Age is about more than just wrinkles

Everyone gets older, yet some people never seem to age. Earlier this week I met up with a friend I’ve not seen in years. We studied together at university and, without her much needed encouragement, I probably wouldn’t have got the grade I did. She now has a daughter and we’ve not met in person for around 4 years, so it was nice to be able to grab lunch with them both after so long. The first thing my friend said to me was that I haven’t aged, which took me by surprise. However, my frame of reference for ageing is a bit different to that of women’s magazines and mass media. Age is not about how you look… it’s about how you act.

Due to a vampire like aversion to bright sunshine, I have pretty good skin for a 38-year-old. So much so that I have considered photographing the look of surprise on people’s faces when I tell them my age. I’m always a bit shocked by the surprise because I often forget that many of my friends are younger than me, that some of my friends are older than me, and very few are the same age. I forget the actual numbers and subconsciously assume we’re all a similar age because we like the same things, visit the same places, talk rubbish, act daft and sometimes go off on big rants to set the world to rights. We may have a variety of responsible jobs and manage to do a perfectly good impression of a grown-up when we’re at work, but we’re not friends because of that. Even people I meet at work become friends because of something else.

It’s a passion for life and the ability to retain a child like wonder about something in this world that keeps us young. Bodies age – that part’s inevitable – but we can keep our minds young if we try. Stop worrying about wrinkles and start smiling at strangers. I may have switched off Radio 1 and prefer Twitter to Facebook, but anyone who’s seen the look of glee on my face when I walk through Topshop at Oxford Circus will know that I’m still a teenager inside. I recently listened to a retired fashion designer in her 70s talk about her career and noted that she had far more energy than many people half her age. Finding something, anything you really enjoy in life is what keeps you feeling young. Face creams are only worth the money if they make you feel good. There are plenty of free things in this world that make you feel good too though. Find them.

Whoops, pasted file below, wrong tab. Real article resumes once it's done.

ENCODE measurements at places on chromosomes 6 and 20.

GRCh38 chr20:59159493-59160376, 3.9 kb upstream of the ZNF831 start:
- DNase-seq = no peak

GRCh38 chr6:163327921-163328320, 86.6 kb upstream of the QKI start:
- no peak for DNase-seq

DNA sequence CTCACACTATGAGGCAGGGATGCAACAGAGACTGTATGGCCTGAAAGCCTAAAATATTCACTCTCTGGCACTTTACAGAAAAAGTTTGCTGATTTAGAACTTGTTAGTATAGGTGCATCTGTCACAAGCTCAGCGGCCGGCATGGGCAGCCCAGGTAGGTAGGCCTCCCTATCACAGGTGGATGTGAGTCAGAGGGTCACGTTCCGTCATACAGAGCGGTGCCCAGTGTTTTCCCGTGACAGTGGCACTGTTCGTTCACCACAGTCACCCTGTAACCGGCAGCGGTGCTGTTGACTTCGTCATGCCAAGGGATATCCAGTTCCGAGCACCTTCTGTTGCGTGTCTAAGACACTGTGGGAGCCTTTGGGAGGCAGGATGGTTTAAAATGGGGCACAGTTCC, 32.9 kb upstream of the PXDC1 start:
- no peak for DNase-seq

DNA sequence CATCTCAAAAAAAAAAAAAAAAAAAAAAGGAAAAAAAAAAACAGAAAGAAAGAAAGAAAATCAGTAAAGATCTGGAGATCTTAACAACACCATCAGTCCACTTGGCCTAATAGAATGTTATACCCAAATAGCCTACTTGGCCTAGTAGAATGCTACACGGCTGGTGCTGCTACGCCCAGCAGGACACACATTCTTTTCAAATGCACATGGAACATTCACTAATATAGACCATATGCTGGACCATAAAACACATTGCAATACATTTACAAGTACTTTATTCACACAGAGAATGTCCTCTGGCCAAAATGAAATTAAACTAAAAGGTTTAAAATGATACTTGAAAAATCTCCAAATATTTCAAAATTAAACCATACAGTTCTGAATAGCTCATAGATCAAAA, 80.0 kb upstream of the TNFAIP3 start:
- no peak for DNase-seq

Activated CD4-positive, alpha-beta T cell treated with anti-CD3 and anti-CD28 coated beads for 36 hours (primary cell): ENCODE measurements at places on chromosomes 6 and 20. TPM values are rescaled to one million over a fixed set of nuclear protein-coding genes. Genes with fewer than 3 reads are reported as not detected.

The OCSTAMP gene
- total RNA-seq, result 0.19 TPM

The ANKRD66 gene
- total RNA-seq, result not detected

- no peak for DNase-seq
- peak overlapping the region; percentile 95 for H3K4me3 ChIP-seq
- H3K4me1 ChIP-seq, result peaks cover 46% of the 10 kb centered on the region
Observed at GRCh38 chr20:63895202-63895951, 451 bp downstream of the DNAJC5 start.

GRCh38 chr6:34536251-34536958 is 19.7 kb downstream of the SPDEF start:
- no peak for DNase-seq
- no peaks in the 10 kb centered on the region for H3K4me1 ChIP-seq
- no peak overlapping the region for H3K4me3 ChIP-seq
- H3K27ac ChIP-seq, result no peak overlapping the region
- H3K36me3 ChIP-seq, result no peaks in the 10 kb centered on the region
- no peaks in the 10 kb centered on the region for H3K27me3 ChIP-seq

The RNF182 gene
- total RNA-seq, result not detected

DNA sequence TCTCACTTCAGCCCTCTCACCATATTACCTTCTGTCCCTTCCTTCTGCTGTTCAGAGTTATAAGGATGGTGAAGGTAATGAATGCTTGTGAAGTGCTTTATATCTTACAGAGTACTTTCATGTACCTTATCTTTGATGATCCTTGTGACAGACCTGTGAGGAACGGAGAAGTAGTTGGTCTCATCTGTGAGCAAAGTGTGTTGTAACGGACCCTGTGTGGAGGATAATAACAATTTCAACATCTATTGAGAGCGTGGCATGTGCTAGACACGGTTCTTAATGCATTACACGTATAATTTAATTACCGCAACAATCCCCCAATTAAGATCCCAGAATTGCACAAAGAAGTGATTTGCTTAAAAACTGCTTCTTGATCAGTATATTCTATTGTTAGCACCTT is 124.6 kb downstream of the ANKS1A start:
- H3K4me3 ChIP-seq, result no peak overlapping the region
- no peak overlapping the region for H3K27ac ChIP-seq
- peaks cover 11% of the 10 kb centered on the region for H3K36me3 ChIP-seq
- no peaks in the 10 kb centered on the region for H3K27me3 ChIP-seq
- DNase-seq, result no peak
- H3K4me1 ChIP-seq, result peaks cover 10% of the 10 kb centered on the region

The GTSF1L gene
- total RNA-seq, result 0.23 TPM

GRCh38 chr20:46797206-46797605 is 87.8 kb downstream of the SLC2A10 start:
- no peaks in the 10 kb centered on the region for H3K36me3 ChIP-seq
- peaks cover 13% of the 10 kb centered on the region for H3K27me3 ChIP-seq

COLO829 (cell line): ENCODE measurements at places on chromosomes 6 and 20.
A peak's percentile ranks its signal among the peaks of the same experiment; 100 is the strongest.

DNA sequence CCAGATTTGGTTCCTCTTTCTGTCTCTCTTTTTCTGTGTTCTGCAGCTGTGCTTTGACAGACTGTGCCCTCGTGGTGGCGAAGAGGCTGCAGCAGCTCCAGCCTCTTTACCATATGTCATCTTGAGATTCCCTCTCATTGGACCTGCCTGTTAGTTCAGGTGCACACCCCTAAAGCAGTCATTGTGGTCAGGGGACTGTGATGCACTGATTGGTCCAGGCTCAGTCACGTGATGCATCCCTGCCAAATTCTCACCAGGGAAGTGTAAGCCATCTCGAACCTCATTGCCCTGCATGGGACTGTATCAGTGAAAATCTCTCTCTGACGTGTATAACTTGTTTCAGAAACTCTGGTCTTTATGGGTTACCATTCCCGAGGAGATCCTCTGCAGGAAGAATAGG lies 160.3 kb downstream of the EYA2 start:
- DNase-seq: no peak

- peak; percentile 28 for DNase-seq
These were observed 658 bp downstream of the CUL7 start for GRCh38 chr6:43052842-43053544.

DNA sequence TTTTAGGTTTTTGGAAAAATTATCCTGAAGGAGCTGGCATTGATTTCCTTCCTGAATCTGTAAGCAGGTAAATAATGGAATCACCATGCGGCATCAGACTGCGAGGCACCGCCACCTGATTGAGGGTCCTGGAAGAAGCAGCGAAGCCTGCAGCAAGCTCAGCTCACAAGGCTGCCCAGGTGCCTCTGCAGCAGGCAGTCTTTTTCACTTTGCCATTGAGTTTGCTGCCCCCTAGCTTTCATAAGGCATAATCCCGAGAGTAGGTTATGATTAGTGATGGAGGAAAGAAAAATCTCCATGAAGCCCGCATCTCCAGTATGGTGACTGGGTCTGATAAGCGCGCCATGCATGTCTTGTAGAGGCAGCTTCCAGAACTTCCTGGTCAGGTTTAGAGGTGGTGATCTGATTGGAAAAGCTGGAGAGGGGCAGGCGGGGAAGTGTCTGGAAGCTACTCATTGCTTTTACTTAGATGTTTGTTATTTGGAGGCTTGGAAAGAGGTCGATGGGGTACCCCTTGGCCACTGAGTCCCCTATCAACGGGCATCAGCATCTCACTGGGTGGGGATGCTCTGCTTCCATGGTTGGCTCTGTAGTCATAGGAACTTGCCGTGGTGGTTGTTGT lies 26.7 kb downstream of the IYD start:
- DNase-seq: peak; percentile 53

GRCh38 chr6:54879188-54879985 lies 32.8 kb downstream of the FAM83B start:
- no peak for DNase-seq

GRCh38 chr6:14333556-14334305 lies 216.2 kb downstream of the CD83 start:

Image via By Diamond Geyser‘s Flickr photostream.

13 thoughts on “Age is about more than just wrinkles

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  1. Two years ago (aged 40) I could have written the same post, partly because I had really good skin and not too much silver in my hair (or at least a penchant for dyeing it black); partly because, like you (and including you!) a lot of the people I hang out with are younger than me (you’re as old as the man you feel, and all that). That’s a lot of parentheses, isn’t it? Over the last couple of years I am GUTTED to have developed acne rosacea and have horrible blotchy red cheeks, and feel like I do look my age, which just gives me an excuse to wear lots of makeup, which in itself makes me feel teenaged, because that’s what I did as a teenager. Silver linings.

    1. Anything that makes you feel like a teenager again is good, right? (Well, maybe not *anything*!) I expect my not-looking-my-age will come to an end soon too, but that doesn’t mean I have to start acting my age πŸ™‚

  2. Your astrological profile can also play a role in how youthful you look – people with Gemini Sun or Gemini Rising never seem to age, while Leo Sun and Leo Rising have a childlike nature well into old age. But you’re absolutely right – passion for life and staying out of the sun plays a big role too!

    1. I’m Capricorn. I read somewhere that we can appear to look more yourthful with age πŸ™‚

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